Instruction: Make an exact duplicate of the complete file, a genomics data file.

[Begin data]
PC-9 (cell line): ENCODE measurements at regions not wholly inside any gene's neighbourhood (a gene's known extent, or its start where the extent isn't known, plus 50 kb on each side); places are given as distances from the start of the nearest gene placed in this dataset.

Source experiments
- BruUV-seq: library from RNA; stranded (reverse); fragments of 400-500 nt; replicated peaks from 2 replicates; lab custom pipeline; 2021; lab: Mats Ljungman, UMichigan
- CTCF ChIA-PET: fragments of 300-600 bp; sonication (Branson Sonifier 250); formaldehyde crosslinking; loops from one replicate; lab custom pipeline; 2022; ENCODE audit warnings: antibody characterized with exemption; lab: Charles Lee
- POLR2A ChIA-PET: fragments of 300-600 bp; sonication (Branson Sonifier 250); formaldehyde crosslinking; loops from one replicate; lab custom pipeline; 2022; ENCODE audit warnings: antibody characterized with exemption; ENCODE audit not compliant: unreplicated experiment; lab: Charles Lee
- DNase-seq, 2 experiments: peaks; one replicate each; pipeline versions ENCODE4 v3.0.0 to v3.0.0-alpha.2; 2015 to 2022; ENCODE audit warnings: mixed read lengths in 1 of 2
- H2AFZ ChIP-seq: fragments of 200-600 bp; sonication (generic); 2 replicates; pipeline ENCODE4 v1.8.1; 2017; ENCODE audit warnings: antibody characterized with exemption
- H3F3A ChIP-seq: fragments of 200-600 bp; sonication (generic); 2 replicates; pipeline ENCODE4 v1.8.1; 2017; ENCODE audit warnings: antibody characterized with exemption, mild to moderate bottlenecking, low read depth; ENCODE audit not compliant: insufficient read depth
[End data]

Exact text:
PC-9 (cell line): ENCODE measurements at regions not wholly inside any gene's neighbourhood (a gene's known extent, or its start where the extent isn't known, plus 50 kb on each side); places are given as distances from the start of the nearest gene placed in this dataset.

Source experiments
- BruUV-seq: library from RNA; stranded (reverse); fragments of 400-500 nt; replicated peaks from 2 replicates; lab custom pipeline; 2021; lab: Mats Ljungman, UMichigan
- CTCF ChIA-PET: fragments of 300-600 bp; sonication (Branson Sonifier 250); formaldehyde crosslinking; loops from one replicate; lab custom pipeline; 2022; ENCODE audit warnings: antibody characterized with exemption; lab: Charles Lee
- POLR2A ChIA-PET: fragments of 300-600 bp; sonication (Branson Sonifier 250); formaldehyde crosslinking; loops from one replicate; lab custom pipeline; 2022; ENCODE audit warnings: antibody characterized with exemption; ENCODE audit not compliant: unreplicated experiment; lab: Charles Lee
- DNase-seq, 2 experiments: peaks; one replicate each; pipeline versions ENCODE4 v3.0.0 to v3.0.0-alpha.2; 2015 to 2022; ENCODE audit warnings: mixed read lengths in 1 of 2
- H2AFZ ChIP-seq: fragments of 200-600 bp; sonication (generic); 2 replicates; pipeline ENCODE4 v1.8.1; 2017; ENCODE audit warnings: antibody characterized with exemption
- H3F3A ChIP-seq: fragments of 200-600 bp; sonication (generic); 2 replicates; pipeline ENCODE4 v1.8.1; 2017; ENCODE audit warnings: antibody characterized with exemption, mild to moderate bottlenecking, low read depth; ENCODE audit not compliant: insufficient read depth